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GBL Increases Payout Ratio to 10-Year High as Income Drops

March 6 (Bloomberg) -- Groupe Bruxelles Lambert SA, the investment firm controlled by billionaires Albert Frere and Paul Desmarais, increased its distribution of cash earnings to the highest level in 10 years after a 50 percent reduction in dividend income from Lafarge SA and higher debt-servicing costs.

GBL proposed raising its dividend 2.4 percent to 2.60 euros a share, the Brussels-based company said today in a statement. That’s the smallest increase since 1997 and missed the 2.67 euros projected by Bloomberg research and analysis. GBL’s planned distribution of cash earnings, which declined 7.6 percent to 522.3 million euros ($685 million) last year, equals 80 percent, the most in 10 years.

The investment firm spent more than 1.2 billion euros last year, turning its cash surplus into net debt of 694 million euros by the end of last year. GBL’s biggest transaction was with Pargesa Holding SA, taking over the Imerys SA holding from its Swiss parent for 1.09 billion euros in cash. The additional dividend income GBL got from didn’t offset the 50 percent cut in Lafarge’s distribution and the increase in interest expenses GBL faced last year.

“GBL anticipates dividend earnings in 2012 that will cover its own dividend,” the investment firm said in the statement. “GBL has a solid financial structure and significant liquidity and is therefore well positioned to take advantage of rebound opportunities.”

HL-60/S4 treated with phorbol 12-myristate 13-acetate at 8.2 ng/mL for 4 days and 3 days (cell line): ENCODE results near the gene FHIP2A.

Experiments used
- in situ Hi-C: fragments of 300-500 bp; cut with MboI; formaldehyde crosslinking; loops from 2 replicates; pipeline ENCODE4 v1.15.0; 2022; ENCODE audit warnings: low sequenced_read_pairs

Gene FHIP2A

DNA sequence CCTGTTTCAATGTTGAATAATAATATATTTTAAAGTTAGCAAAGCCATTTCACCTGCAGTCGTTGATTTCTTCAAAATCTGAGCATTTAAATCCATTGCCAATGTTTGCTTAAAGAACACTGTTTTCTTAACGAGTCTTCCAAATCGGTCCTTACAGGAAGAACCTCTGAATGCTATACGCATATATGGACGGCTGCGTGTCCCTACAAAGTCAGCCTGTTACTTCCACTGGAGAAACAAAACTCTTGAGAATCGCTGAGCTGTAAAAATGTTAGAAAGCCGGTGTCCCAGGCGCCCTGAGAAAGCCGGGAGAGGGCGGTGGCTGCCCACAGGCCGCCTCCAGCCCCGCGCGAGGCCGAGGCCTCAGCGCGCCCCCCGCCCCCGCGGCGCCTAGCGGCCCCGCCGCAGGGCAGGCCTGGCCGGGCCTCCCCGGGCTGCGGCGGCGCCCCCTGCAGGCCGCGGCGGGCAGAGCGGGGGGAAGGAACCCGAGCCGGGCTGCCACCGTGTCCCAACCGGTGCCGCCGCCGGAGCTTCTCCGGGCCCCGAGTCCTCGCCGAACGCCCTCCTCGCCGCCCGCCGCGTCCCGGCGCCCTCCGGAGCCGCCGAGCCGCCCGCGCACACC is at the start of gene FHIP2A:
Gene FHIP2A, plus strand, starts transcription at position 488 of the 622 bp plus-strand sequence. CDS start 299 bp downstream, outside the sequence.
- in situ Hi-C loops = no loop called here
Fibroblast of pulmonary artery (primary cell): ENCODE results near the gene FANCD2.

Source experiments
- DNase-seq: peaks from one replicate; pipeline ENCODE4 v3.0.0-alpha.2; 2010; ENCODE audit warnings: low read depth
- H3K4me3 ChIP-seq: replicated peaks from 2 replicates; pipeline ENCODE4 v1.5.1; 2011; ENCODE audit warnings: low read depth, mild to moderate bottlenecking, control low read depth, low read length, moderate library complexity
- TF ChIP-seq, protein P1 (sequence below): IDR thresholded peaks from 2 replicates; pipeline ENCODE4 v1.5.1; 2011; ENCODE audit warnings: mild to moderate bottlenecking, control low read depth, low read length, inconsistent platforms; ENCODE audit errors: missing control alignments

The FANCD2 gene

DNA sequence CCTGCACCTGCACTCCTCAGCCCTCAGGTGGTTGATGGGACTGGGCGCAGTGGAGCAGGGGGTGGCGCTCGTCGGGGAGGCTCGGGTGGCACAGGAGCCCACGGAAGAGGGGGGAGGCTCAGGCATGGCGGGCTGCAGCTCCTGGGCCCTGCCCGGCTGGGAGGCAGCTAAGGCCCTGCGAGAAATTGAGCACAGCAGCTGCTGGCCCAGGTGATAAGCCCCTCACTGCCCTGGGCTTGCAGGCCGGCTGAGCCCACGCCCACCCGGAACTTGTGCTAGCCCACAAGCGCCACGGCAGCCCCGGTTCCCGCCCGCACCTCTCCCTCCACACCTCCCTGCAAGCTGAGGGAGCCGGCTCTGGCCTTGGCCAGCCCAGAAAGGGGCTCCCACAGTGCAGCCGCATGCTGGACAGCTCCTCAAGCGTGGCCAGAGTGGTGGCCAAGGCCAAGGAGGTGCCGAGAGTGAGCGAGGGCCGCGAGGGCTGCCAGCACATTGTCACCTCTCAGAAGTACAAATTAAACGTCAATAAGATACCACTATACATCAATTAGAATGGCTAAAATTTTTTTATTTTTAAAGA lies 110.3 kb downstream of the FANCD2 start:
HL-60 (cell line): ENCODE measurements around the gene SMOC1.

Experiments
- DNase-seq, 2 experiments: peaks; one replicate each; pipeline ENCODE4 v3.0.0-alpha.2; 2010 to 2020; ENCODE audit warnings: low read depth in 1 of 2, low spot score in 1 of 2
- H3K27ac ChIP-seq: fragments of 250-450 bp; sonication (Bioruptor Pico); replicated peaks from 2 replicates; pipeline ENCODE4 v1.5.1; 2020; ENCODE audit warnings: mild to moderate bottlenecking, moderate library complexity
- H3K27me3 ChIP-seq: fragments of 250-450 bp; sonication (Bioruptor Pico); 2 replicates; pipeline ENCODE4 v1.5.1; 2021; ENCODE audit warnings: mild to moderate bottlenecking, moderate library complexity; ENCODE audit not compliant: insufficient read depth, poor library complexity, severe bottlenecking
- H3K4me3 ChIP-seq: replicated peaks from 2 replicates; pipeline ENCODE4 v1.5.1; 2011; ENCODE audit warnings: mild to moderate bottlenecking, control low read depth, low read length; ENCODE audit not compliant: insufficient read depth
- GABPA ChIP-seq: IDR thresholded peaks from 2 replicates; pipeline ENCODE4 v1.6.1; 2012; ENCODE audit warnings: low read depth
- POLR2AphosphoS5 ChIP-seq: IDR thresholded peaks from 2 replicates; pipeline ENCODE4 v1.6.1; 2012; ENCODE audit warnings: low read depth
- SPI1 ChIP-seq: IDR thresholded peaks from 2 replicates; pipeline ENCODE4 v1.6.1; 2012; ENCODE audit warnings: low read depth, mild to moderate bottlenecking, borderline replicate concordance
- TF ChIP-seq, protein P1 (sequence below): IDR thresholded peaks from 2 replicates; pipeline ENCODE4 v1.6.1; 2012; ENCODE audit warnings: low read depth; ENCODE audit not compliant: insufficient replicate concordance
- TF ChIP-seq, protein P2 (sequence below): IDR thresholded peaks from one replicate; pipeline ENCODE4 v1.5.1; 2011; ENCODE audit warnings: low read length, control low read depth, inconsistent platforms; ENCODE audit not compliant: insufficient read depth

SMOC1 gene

Frere’s sole publicly traded Belgian investment firm said it has 850 million euros of undrawn credit facilities available for at least another four years, as well as 790 million euros of cash and own shares at hand.

GBL made a 11 million-euro profit from selling most of its shares in Iberdrola SA shares and used the proceeds of more than 90 million euros to increase its stake in Arkema SA to 10 percent, the company said.

Its Iberdrola holding fell to 0.2 percent at the end of December from 0.6 percent a year earlier. GBL spent a further 95 million euros on private-equity investments last year and bought back 92 million euros of its convertible notes maturing at the end of next month, the company added.

To contact the reporter on this story: John Martens in Brussels at jmartens1@bloomberg.net

To contact the editor responsible for this story: Jerrold Colten at jcolten@bloomberg.net

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